Back in April, we wrote about a horrible ruling that said that Facebook likes were not protected
by the First Amendment. The ruling didn't make any sense at all, and we quoted two legal experts, Venkat Balasubramani and Eric Goldman, explaining why. The appeal in that case is moving forward and now both Facebook and the ACLU have weighed in to support the idea that a "like" is protected speech
. Both filings are embedded below. Facebook makes the point quite clearly:
Liking a Facebook Page (or
other website) is core speech: it is a statement that will be viewed by a small group
of Facebook Friends or by a vast community of online users.
Facebook goes into the specifics of the case, which involved a deputy sheriff who was fired for "liking" his boss's campaign challenger in an upcoming election. Liking a candidate is no different than saying that you like that candidate, which is undoubtedly protected speech:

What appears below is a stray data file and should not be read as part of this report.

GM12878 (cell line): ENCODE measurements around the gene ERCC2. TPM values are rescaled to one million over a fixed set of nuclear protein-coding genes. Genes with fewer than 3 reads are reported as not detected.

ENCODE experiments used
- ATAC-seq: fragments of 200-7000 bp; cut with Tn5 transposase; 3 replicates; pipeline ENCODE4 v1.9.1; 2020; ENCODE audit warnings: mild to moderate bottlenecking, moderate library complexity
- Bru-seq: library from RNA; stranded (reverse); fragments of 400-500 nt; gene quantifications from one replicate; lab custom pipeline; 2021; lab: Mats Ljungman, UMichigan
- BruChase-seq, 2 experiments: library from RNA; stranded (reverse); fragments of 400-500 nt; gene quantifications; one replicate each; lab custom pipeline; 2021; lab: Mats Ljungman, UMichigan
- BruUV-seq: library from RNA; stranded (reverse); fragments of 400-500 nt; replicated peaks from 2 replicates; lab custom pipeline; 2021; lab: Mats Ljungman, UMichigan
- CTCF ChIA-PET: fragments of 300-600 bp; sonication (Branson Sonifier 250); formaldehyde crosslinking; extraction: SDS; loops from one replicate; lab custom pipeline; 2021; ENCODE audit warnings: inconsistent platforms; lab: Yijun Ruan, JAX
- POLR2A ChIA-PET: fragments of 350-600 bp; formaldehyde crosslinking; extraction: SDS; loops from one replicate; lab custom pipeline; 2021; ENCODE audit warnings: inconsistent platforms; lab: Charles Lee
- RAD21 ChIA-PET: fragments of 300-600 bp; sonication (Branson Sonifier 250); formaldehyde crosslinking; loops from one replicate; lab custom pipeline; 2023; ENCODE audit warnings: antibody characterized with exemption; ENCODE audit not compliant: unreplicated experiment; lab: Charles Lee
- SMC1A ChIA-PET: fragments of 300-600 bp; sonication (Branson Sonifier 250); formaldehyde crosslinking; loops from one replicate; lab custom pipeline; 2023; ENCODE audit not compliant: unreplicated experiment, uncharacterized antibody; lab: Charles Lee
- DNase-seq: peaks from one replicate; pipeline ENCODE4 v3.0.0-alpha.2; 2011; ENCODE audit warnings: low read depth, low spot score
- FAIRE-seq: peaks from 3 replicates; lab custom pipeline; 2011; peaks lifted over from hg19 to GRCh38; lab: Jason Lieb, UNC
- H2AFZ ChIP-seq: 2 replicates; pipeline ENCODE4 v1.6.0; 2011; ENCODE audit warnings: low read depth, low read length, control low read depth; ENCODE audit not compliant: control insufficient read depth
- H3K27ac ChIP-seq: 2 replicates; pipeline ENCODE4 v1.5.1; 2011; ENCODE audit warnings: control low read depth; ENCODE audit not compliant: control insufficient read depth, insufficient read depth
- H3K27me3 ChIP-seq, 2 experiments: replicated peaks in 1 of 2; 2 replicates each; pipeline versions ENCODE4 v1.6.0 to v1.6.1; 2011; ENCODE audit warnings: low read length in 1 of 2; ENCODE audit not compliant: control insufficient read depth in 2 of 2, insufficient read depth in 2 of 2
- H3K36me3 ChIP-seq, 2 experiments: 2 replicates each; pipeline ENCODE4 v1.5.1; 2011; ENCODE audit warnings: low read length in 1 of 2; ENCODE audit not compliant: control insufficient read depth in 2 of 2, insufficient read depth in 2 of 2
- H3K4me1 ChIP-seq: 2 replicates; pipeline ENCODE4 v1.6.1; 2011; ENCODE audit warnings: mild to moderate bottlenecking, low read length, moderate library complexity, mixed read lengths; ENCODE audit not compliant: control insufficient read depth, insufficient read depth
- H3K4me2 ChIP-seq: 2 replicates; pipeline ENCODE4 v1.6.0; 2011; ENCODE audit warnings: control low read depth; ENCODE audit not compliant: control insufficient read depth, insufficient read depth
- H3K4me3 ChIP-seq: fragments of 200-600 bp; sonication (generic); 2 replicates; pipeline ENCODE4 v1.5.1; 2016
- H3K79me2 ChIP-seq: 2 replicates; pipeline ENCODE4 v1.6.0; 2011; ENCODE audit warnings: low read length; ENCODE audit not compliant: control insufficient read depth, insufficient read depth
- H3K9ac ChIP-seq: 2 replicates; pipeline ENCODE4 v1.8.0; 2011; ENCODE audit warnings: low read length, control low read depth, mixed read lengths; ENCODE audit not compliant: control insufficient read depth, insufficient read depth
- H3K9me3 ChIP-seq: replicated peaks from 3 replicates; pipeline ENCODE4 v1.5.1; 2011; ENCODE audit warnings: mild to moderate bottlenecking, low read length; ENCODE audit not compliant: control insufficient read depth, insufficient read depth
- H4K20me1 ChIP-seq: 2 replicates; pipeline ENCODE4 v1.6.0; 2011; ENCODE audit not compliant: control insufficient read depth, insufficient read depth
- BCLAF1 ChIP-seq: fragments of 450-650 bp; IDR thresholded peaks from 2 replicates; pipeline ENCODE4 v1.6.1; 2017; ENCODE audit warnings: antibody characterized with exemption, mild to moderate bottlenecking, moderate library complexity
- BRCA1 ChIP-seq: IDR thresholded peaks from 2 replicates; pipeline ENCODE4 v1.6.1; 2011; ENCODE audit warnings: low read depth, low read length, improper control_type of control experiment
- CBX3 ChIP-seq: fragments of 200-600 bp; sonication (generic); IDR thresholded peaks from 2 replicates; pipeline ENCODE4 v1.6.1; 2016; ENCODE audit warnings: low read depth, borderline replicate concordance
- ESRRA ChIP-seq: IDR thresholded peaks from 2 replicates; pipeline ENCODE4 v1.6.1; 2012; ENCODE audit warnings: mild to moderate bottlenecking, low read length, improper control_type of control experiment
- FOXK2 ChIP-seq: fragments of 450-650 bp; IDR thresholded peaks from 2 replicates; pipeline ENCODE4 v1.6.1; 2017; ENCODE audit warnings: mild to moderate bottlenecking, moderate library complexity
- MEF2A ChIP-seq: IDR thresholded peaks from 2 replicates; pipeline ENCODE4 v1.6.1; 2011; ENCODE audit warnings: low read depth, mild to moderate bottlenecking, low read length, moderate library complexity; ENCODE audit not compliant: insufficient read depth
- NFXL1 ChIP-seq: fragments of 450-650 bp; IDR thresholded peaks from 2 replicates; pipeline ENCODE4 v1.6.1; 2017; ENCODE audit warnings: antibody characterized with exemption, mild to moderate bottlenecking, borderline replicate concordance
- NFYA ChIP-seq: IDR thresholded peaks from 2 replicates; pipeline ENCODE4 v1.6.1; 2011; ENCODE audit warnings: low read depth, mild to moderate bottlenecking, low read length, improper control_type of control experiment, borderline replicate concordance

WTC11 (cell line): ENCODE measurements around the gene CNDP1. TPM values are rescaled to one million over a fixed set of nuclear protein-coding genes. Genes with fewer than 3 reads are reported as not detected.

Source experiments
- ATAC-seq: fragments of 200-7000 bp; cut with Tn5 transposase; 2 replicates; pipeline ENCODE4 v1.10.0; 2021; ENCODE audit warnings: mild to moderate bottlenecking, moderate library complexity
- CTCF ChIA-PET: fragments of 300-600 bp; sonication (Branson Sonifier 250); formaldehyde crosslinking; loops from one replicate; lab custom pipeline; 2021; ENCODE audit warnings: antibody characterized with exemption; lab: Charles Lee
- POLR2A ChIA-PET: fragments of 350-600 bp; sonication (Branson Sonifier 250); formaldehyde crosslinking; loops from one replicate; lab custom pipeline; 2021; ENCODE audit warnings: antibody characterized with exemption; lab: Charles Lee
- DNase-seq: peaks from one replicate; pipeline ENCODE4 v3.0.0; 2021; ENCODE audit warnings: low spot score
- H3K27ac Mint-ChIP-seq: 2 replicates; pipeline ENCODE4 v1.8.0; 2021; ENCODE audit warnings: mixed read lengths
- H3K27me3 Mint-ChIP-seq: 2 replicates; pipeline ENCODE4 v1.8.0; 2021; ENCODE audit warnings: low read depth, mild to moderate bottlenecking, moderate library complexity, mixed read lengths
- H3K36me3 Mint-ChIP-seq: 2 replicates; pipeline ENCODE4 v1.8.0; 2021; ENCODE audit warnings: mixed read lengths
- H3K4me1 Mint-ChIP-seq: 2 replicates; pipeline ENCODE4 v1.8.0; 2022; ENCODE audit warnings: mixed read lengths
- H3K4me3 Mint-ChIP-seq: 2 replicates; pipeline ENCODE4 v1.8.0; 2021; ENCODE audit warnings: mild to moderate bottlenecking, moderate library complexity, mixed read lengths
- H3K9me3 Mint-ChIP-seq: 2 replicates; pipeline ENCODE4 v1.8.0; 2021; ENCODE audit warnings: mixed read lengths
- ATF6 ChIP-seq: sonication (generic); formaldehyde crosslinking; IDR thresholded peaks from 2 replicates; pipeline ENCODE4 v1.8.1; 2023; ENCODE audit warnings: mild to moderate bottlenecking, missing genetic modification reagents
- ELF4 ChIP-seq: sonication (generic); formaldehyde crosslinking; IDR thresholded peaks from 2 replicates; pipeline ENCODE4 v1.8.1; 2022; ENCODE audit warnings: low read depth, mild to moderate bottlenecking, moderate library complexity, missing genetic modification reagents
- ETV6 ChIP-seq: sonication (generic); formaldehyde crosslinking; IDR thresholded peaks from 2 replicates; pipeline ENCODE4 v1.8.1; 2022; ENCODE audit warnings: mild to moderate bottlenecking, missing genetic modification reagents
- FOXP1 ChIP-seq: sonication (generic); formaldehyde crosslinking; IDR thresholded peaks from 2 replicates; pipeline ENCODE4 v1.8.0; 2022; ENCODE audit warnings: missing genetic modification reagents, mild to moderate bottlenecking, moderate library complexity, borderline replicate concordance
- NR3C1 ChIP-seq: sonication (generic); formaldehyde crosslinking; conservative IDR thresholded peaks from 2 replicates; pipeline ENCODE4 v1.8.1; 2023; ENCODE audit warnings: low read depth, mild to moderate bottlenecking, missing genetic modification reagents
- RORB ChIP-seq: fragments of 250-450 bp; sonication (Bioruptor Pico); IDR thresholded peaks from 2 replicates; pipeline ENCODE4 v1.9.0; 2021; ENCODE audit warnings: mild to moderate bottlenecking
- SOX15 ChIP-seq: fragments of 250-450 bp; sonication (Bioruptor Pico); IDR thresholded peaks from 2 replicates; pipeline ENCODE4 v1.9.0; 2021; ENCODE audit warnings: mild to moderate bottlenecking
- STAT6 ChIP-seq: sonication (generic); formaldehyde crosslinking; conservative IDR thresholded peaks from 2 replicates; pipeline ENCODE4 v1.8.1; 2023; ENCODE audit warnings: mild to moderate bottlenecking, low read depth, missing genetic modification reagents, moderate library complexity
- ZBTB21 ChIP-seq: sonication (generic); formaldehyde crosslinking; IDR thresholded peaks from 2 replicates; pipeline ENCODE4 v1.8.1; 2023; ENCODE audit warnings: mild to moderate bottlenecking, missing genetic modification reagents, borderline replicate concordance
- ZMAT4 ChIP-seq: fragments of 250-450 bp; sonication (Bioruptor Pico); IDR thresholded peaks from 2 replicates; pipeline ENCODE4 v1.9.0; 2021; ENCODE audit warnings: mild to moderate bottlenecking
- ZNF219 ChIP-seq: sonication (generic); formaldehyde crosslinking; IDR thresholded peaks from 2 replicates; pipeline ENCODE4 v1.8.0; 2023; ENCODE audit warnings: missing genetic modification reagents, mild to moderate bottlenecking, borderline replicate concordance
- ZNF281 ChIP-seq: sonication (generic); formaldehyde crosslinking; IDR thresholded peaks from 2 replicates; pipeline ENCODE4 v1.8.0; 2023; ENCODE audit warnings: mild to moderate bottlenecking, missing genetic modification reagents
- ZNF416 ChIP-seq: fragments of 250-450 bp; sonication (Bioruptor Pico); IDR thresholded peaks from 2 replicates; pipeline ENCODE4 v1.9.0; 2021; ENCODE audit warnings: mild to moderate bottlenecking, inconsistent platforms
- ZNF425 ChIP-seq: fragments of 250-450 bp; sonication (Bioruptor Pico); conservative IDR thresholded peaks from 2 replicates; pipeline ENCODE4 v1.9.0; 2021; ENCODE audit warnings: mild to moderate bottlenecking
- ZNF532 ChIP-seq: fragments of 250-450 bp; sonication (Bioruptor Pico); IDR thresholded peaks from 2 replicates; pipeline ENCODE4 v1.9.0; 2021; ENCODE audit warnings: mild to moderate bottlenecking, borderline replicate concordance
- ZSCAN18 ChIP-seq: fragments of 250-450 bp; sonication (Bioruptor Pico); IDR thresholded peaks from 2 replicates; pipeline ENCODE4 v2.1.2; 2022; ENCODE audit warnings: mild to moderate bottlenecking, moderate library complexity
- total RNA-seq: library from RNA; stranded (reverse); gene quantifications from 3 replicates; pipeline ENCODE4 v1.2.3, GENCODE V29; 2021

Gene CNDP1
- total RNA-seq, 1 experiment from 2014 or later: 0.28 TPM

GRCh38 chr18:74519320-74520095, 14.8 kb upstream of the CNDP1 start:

Carter had stood on a street corner and announced, “I like Jim Adams for Hampton
Sheriff,” there would be no dispute that his statement was constitutionally
protected speech. Carter made that very statement; the fact that he did it online,
with a click of a computer’s mouse, does not deprive Carter’s speech of
The ACLU makes a similar argument:
“Liking” a political candidate on Facebook – just like holding a campaign
sign – is constitutionally protected speech. It is verbal expression, as well as
symbolic expression. Clicking the “Like” button announces to others that the user
supports, approves, or enjoys the content being “Liked.” Merely because “Liking”
requires only a click of a button does not mean that it does not warrant First
Amendment protection. Nor does the fact that many people today choose to
convey their personal and political views online, via Facebook and other social
media tools, affect the inquiry.
This one seems like such a slam-dunk case that it's amazing the original ruling went the way it did. One hopes that the appeals court (Fourth Circuit, if you were wondering) recognizes the clear and concise arguments presented here, and dumps the original ruling.